Boating season is upon us. Oklahoma boasts more than 200 lakes, making it a great state for enjoying a day on the water. But whether you’re on a pleasure cruise, towing wakeboarders, or just heading to your favorite fishing spot, it’s important to know how to drive a boat while near other vessels on the water.
Just like on land, right-of-way exists on Oklahoma’s waterways. Although many of the state’s bodies of water seem like wide-open spaces where you have plenty of room to do what and go where you want, it’s important to understand how right-of-way works to avoid a collision.
Whether you’re on a speedboat, a pontoon boat, or even a jet ski, here’s what you need to know about right-of-way on the water.
Which Watercraft Has Right-of-Way?
In every encounter between two watercrafts, there’s a stand-on vessel and a give-way vessel. The stand-on vessel is the watercraft that has right-of-way and is supposed to maintain its course and speed, while the give-way vessel should stop, slow down, or change course to defer to the stand-on vessel.
What to Do in Different Types of Encounters
If you’re approaching another vessel head-on, keep these guidelines from the Oklahoma Department of Public Safety in mind:
- Powered watercraft meeting another powered watercraft—This is the most common right-of-way situation on Oklahoma’s lakes, and it’s also the simplest. Stick to the right side of the water when passing, just as you would on the road.
- Powered watercraft meeting a sailboat or non-powered watercraft—In this situation, the powered vessel is the give-way vessel, while the sailboat or non-powered watercraft is the stand-on vessel.
If you’re crossing another vessel, follow these rules:
- Powered watercraft crossing another powered watercraft—A vessel on your left side is the give-way vessel in this situation, while a vessel on your right side is the stand-on vessel.
- Powered watercraft crossing a sailboat or non-powered watercraft—Just as when meeting head-on, the powered vessel is the give-way vessel in a crossing situation, while the sailboat or non-powered watercraft is the stand-on vessel.
If you’re overtaking another vessel, remember these rules:
- Powered watercraft overtaking another powered watercraft—The watercraft overtaking another watercraft is the give-way vessel, while the watercraft being overtaken is the stand-on vessel.
- Powered watercraft overtaking a sailboat or non-powered watercraft—As above, the watercraft overtaking another watercraft is the give-way vessel, while the watercraft being overtaken is the stand-on vessel.
If you’re unsure of what to do, you should:
- Stick to the right—The “lanes of traffic” on the water work the same way that they do on land. That means that if you stick to the right side of a waterway, you’ll be much less likely to run into dangerous right-of-way situations.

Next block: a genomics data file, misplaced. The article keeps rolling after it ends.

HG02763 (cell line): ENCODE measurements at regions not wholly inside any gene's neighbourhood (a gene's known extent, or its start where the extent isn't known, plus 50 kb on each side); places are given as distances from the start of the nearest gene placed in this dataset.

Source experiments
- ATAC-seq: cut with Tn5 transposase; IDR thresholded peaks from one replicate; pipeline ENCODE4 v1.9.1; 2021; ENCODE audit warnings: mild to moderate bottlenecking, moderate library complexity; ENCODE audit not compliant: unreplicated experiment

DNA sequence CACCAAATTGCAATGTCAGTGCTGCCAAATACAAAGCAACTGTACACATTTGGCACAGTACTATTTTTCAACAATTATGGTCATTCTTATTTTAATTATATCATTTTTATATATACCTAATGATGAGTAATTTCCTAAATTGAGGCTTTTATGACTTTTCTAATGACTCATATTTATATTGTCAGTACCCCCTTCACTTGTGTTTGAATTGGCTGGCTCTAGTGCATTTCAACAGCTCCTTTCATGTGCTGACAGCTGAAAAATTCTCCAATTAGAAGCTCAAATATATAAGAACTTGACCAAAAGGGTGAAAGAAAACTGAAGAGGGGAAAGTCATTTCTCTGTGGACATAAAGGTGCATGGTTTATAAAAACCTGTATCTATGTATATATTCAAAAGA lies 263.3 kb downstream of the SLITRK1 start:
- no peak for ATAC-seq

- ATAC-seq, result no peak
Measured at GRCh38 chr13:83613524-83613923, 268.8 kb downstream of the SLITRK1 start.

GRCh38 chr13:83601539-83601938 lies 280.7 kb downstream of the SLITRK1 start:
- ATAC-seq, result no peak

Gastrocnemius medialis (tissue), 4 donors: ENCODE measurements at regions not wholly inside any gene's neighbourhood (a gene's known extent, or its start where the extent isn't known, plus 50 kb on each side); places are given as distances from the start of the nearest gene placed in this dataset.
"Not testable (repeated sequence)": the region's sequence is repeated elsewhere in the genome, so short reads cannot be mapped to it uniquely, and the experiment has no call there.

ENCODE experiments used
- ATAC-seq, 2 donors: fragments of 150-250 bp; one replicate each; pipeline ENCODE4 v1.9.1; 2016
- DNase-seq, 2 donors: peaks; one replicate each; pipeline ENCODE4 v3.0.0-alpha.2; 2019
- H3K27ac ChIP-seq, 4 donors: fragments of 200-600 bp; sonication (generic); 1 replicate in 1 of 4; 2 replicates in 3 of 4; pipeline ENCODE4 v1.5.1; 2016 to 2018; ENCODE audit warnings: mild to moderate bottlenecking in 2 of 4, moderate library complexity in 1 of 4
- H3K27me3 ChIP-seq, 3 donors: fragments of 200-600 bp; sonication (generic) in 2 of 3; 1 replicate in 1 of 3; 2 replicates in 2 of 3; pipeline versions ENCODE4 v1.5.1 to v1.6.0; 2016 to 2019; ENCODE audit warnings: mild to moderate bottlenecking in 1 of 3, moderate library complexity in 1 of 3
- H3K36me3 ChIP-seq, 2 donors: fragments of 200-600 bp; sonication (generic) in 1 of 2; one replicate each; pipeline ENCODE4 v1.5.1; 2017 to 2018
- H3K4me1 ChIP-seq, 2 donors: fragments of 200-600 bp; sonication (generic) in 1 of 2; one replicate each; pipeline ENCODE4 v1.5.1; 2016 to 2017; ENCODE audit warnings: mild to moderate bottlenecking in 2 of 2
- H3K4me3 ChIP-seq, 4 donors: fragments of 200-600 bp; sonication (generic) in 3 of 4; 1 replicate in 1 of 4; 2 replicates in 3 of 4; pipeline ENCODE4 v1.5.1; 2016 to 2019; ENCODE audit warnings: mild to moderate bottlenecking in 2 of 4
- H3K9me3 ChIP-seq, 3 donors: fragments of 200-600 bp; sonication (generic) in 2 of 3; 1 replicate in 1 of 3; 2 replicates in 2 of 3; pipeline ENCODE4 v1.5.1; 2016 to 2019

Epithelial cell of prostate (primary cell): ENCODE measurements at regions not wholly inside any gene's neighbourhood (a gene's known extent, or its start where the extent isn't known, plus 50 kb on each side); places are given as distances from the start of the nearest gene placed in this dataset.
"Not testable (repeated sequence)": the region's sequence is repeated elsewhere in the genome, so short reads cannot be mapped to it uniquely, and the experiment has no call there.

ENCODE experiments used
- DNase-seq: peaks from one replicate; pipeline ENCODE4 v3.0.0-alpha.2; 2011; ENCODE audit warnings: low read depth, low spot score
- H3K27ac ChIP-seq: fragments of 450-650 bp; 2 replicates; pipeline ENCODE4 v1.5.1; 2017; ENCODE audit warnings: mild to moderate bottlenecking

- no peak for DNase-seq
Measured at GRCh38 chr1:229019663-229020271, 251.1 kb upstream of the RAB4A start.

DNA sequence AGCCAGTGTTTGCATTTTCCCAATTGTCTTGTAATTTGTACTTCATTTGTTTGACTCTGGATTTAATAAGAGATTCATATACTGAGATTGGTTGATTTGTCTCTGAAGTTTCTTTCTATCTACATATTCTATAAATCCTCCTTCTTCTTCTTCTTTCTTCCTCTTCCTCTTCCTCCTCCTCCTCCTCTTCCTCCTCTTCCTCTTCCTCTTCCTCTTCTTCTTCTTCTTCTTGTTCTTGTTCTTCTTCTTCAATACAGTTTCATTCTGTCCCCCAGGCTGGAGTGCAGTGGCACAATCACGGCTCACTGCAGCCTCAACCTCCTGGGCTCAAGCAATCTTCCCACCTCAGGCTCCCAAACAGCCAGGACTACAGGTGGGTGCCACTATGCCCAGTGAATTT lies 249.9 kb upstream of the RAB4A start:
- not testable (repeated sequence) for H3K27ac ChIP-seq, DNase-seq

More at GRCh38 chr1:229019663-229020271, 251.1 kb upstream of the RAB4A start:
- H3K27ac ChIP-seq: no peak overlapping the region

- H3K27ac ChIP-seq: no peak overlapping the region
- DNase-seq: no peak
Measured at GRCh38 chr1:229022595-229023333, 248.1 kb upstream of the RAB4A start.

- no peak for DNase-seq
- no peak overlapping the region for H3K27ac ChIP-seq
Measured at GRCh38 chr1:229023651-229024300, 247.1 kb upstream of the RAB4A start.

- Maintain a reasonable speed—It’s much easier to handle potential right-of-way situations when you’re traveling at a reasonable speed. If you’re pushing your vessel to the limit, it’s more difficult to slow down, stop, or change direction to avoid a collision.
- Don’t drink and boat—Alcohol is strongly associated with summer boat days, but drinking and boating is just as dangerous as drinking and driving a vehicle. If you’re intoxicated, you’ll be less likely to be able to operate a boat safely or to correctly follow right-of-way rules on the water.
- Pay attention to channel markers—Boat-friendly lakes are filled with buoys that provide information to boaters, including the location of fuel sources, no-wake zones, swim areas, and more. For right-of-way purposes, channel markers indicate where to navigate your vessel, with red buoys indicating the right side of the channel when heading upstream and green buoys indicating the left side of the channel.
Injured by a Negligent Boater? We’re Here to Help.
One of the quickest ways to turn a fun-filled day on the water into a tragic event is to ignore right-of-way rules. Following right-of-way guidelines helps ensure that you stay well out of harm’s way when approaching and passing other watercraft, but not all boaters keep these important guidelines in mind.
If you or someone you love is injured by a negligent boater this summer, you may be eligible to get compensation for your accident-related expenses. Boating accidents often cause serious and disabling injuries, and it’s our goal to help the victims get the money they’re owed for their medical bills and lost wages.
Contact the Oklahoma boat accident lawyers at Parrish DeVaughn Injury Lawyers today for a free consultation. We have helped many injured boaters get full compensation, and we can help you and your loved ones, too.